The World

Ethiopia: Homeland of Humanity (II)

In this second part of a two-part series of articles on Ethiopia, Ferrara introduces us to Christianity, culture and Jewish influence in this country.

Gerardo Ferrara-December 9, 2023-Reading time: 7 minutes

An Ethiopian man displaced by war, 2022 ©OSV/Baz Ratner, Reuters

As mentioned in the previous article, Ethiopia is home to several Semitic languages with distinctive characteristics. The oldest and best known is the liturgical and literary language of the Ethiopian Orthodox Tawahedo Church, Ge'ez. It is a South-Arabic Semitic language related to Sabaean and written with an alphabet also called Ge'ez (common to the Amharic, Tigrinya and Tigré languages, its direct descendants, as well as other Ethiopian languages).

A unique culture

Ge'ez seems to derive from an even older language, spoken in the kingdom of D'mt, directly related to Sabaean and written with the same Sudarabic Musnad alphabet. Today, it is practically extinct in spoken form, replaced by Amharic (the official language of Ethiopia at the federal level), Tigrinya, Tigrinya and other Semitic languages, while the other widely spoken language in Ethiopia is Oromo (the Cushitic language of the Oromo ethnic group, the majority in the country). Arabic, Somali, Semitic languages such as Gauga and others are also present, making a total of more than ninety languages and one hundred ethnic groups.

The majority of the population is Christian (more than 62%), mostly adhering to the Tawahedo Orthodox Church. A third of the population, on the other hand, belongs to Islam, which had already arrived in the area during the life of Mohammed (the episode of the reception by the king of Aksum, Ashama, of a few dozen of his companions persecuted in Mecca by the pagans is famous).

Also famous is the presence of a very ancient Jewish community, the Beta Israel (also known vulgarly as Falashah), whose origins are lost in time, and who were almost completely evacuated from Ethiopia. Indeed, during the DERG era, due to famine, discrimination and governmental violence, the Beta Israel migrated to Sudan, also finding there a hostile government. Overcrowded in refugee camps and dying by the hundreds in the long desert crossings between Ethiopia and Sudan, Israel organized a series of secret missions between the 1980s and 1990s, called Operation Moses, Operation Joshua and Operation Solomon, in which some 95,000 Ethiopian Jews, 85% of the community, were airlifted. Today, 135,000 Ethiopian Jews live in Israel (who have also suffered discrimination here over the years) and about 4,000 in Ethiopia.

Another interesting religious phenomenon in the country is that of the Rastafarians (already mentioned in the previous article), who, while accepting the holy books and doctrine of the Ethiopian Orthodox Church, venerate the figure of Haile Selassie as "Jesus in his second coming in glory". This doctrine originated mainly as a form of "Ethiopian" nationalism and evolved through the preaching of its leader and founder, the Jamaican Marcus Mosiah Garvey (1887-1940), spreading worldwide mainly through the reggae music of other Jamaicans, Bob Marley (1945-1981) and Peter Tosh (1944-1987).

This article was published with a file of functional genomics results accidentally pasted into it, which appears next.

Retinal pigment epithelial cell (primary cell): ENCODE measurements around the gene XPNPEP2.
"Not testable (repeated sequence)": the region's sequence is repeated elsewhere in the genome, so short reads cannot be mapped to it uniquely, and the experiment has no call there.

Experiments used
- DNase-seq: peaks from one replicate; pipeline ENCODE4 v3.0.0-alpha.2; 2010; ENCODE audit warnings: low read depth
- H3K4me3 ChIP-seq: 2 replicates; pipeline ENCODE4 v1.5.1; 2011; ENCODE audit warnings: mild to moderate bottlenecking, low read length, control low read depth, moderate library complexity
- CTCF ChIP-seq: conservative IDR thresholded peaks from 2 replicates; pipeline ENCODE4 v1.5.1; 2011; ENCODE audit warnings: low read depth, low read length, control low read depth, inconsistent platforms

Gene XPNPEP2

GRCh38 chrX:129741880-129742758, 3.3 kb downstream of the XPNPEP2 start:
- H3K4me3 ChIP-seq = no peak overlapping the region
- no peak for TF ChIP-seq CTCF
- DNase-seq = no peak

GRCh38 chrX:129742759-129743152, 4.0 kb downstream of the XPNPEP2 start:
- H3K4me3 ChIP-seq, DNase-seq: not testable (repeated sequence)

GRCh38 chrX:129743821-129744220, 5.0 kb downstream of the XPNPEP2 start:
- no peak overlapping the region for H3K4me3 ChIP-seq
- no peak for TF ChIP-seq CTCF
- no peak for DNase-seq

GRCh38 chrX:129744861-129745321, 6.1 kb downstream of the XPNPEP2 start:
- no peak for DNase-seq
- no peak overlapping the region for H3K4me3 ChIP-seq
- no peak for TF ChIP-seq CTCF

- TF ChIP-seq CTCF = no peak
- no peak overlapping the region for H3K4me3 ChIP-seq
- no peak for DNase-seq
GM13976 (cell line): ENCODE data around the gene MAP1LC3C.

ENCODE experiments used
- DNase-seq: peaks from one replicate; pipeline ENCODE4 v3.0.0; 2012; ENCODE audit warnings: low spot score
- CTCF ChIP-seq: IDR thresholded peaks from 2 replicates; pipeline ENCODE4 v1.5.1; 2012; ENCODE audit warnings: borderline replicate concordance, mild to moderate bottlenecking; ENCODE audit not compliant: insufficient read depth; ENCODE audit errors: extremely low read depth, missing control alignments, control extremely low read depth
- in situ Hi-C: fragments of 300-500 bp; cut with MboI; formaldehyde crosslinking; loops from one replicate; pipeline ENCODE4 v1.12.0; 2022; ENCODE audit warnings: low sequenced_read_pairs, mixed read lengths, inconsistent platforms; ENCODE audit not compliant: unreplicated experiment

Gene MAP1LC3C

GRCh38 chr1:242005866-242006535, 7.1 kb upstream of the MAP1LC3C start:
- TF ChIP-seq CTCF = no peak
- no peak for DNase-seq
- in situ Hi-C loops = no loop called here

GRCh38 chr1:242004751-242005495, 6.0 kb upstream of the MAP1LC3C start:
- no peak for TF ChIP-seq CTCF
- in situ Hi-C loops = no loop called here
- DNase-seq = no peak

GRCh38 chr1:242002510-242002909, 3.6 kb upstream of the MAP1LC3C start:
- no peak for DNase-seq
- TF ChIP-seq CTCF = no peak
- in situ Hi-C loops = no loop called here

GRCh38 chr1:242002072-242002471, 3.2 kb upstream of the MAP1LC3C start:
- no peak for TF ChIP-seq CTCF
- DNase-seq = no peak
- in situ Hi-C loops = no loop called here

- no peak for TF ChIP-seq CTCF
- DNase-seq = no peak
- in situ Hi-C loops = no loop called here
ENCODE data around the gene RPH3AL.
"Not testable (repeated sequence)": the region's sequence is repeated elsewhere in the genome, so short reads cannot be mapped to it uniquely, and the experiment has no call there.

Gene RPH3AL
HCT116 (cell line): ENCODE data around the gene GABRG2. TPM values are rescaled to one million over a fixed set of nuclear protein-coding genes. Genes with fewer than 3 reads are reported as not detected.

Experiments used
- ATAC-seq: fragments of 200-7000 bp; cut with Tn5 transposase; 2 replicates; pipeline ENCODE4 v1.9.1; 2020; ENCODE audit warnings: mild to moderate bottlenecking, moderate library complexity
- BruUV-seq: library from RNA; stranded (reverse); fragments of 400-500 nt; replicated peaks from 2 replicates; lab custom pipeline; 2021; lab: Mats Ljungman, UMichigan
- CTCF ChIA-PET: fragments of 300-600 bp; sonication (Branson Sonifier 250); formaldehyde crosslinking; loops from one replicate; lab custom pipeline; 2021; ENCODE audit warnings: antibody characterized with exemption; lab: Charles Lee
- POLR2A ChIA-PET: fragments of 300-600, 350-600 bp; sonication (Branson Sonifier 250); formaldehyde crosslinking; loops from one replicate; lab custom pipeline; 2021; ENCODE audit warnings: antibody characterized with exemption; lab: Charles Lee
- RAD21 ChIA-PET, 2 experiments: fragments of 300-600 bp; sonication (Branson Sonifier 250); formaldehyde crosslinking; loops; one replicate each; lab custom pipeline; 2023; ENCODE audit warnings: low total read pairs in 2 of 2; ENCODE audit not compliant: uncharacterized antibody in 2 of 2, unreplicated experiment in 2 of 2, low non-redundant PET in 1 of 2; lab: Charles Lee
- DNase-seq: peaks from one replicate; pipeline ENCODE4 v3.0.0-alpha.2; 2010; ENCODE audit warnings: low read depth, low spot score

Rastafarians have a deep respect for other religions, although they reject polytheism, and believe that Haile Selassie I did not die, but simply hid himself voluntarily from the eyes of humanity.

Christianity in Ethiopia

The majority of Ethiopian Christians profess the Tawahedo Orthodox faith. By Orthodox, when we speak of Christian Churches, and not only of the Armenian, Coptic, Ethiopian or other Churches, we are not referring to the Byzantine Orthodox, but to the denomination that a particular Church gives itself. In fact, the term "Orthodoxy", of Greek origin, literally means "right doctrine". We can say, therefore, that every Christian Church calls itself "orthodox", in reference to the others, which are considered "heterodox", that is, partially in error with respect to right doctrine.

The word ge'ez "tawahedo" (ተተዋሕዶ: "made one", "unified") refers to the Miaphysite doctrine that sanctions the unique and unified nature of Christ, that is, the complete union of the human and divine nature (not mixed but not separated either). We speak, in this case, of "hypostatic" union. The non-Chalcedonian miaphysite doctrine is opposed to the Chalcedonian diaphysite doctrine (Catholic, Orthodox, Protestant), which professes the coexistence of two natures in Christ, human and divine. As reported in the articles on Armenian Christians and CoptsThe separation between the Chalcedonian and non-Chalcedonian Churches centered precisely on the Christological question, that is, the nature of Christ, on which the Council of Chalcedon of 451 pronounced itself.

The Ethiopian Orthodox Tawahedo Church is, therefore, a non-Chalcedonian Church: that is, it does not recognize the decrees of the Council of Chalcedon. It was closely linked, from its origins with the abuna (bishop) Frumentius, in the 4th century A.D., to the Church of Egypt, since Frumentius himself was consecrated bishop and sent to Ethiopia by the Patriarch of Alexandria, Athanasius. It currently has about 50 million faithful, mostly in Ethiopia, and constitutes the largest of all the non-Chalcedonian Eastern Churches, including the Coptic Orthodox Church of Alexandria, the Armenian Apostolic Church, the Syro-Orthodox Orthodox Church, the Syro-Malankar Orthodox Church of India and the Tawahedo Orthodox Churches of Ethiopia and Eritrea.